25 yrs of no heating bills on NJ homestead

Discussion in 'Homesteading Questions' started by BeckyW, Apr 23, 2006.

  1. BeckyW

    BeckyW Well-Known Member

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  2. diamondtim

    diamondtim Well-Known Member

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    Neat Story!

    Goes to show how a little ingenuity can put one above the "crowd".

    Diamondtim
     

  3. jnap31

    jnap31 garden guy

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    Awesome Similar to the ideas I was (dreaming of) planning on incorporating into what ever house I build in the future.
     
  4. flaswampratt

    flaswampratt Well-Known Member

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    Ditto to what jnap31 said.

    We're still in the planning stages for a home in CO. Our primary heat source will be passive solar, backed up by a solar heated hydronic floor system, followed by a masonry heater in the central living areas and a wood cookstove in the kitchen.

    I like reduntantcy. :)

    I have toyed with the idea of attaching a greenhouse to the walk-out basement and pumping the daytime heat gain to the upper bedrooms via a solar operated fan and duct work. Albeit I'm not a solar engineer, I don't think this will be neccessary to keep the house warm, but perhaps I'll allow for the duct work while building the home "just in case".

    Best Regards.....

    <///><
     
  5. WisJim

    WisJim Well-Known Member Supporter

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    But the story says they heat with a woodstove in the winter. Wood costs money, even from your own land.

    Around here I know some people that have an active solar heating system, with pumps powered by PVs, that circulates hot water into an insulated bed of sand under the floor of the house, in one house I think it is 6 to 8 feet deep sand. Heat is stored all summer and used all fall and winter. Any extra heat is provided by a masonry mass stove which uses very little wood. Much of the heat is also provided by passive solar through south facing glass.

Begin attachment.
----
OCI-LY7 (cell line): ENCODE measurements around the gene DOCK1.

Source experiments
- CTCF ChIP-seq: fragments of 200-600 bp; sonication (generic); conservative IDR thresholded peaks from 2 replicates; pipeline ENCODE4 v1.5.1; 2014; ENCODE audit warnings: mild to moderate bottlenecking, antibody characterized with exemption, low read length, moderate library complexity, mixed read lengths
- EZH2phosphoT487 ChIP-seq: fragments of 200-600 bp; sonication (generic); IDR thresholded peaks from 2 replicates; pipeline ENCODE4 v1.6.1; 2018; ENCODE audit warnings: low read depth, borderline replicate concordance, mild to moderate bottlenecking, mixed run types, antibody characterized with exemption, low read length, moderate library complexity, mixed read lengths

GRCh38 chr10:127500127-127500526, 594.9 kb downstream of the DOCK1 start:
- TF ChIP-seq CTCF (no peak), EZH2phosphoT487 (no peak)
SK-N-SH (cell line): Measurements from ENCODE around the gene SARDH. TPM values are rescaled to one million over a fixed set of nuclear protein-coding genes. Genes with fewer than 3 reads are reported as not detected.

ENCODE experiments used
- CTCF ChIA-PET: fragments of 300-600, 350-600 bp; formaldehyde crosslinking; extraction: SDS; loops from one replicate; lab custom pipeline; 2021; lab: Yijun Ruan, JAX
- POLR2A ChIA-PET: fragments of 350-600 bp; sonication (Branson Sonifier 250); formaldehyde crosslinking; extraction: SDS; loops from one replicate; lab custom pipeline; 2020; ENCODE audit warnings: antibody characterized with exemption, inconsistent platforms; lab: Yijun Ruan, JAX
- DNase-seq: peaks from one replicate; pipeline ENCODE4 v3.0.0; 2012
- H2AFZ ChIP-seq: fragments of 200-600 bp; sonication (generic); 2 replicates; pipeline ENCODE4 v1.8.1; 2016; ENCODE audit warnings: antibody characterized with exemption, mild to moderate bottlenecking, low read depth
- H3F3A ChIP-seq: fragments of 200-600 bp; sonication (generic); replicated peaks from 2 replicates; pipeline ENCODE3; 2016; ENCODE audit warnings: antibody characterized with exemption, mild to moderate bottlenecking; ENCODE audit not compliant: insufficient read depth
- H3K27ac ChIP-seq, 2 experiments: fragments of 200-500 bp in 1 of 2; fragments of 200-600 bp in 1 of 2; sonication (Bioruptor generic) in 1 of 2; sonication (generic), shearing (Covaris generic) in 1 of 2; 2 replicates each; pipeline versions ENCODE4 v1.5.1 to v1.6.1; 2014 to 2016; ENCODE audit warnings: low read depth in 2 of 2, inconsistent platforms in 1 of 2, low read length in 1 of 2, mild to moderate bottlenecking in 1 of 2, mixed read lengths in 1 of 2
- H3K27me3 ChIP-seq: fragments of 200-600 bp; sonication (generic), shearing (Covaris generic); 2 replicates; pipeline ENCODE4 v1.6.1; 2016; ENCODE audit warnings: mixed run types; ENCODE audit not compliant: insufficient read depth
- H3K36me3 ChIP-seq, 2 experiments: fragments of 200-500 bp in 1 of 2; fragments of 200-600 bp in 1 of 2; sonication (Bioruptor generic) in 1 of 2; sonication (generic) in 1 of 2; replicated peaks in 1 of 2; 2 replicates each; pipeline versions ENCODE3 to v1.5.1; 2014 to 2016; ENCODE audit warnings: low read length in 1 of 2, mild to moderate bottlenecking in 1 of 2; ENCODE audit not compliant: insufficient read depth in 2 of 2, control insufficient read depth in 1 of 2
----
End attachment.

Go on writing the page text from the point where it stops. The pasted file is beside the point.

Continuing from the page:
6. farmerscotty

    farmerscotty Well-Known Member

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    been using an outdoor wood furnace for 17 years only cost I have is a little elect. and some gas for saw.

    sure beats high old propane
     
  7. stanb999

    stanb999 Well-Known Member

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    So he used a wood stove to heat the house. Their is nothing new about that. The green house windows probably lost as much heat at night as they gained during the day.
    This is a feel good story with no substance.
     
  8. wvpeach1963

    wvpeach1963 WVPEACH (Paula)

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    You can follow the links in the story to some very interesting ideas
    for building solar, and super insulated homes.

    Good story , good links thanks Becky.
     
  9. SolarGary

    SolarGary Well-Known Member

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    Hi,

    There is an 11 page paper that David wrote on my site -- it describes the house in somewhat more detail, and provides some test data -- its here:

    http://www.builditsolar.com/Experimental/experimental.htm
    Its down near the bottom of the page -- search for "Mears".

    I asked David if he would do it the same way today if he was starting over today, and he indicated he would look at whether just a concrete floor with without the flooding underneath would be enough storage with todays better insulation levels etc. -- he was not sure how that would come out.



    Gary
    www.BuildItSolar.com
     
  10. jnap31

    jnap31 garden guy

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    The water under the floors holds the heat in at night. Guess you did not read the story?
     
  11. stanb999

    stanb999 Well-Known Member

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    No I read the story. I suspect that it heats the house in spring the fall months. But winter in jersey is over cast or cold. The state has alot of it's weather due to the ocean. So you don't get the extream cold like ohio but you don't get those clear cold days eather. They didn't talk at all about the AC bills he must have to cool it in the summer. I wonder why?
     
  12. jnap31

    jnap31 garden guy

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    Good question Stanb999. Maybe he planted shade trees out side the southern side of the house?
     
  13. DenverGirlie

    DenverGirlie Well-Known Member

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    I posted this story in Alternative Energy forum last week. Some others have responded there as well.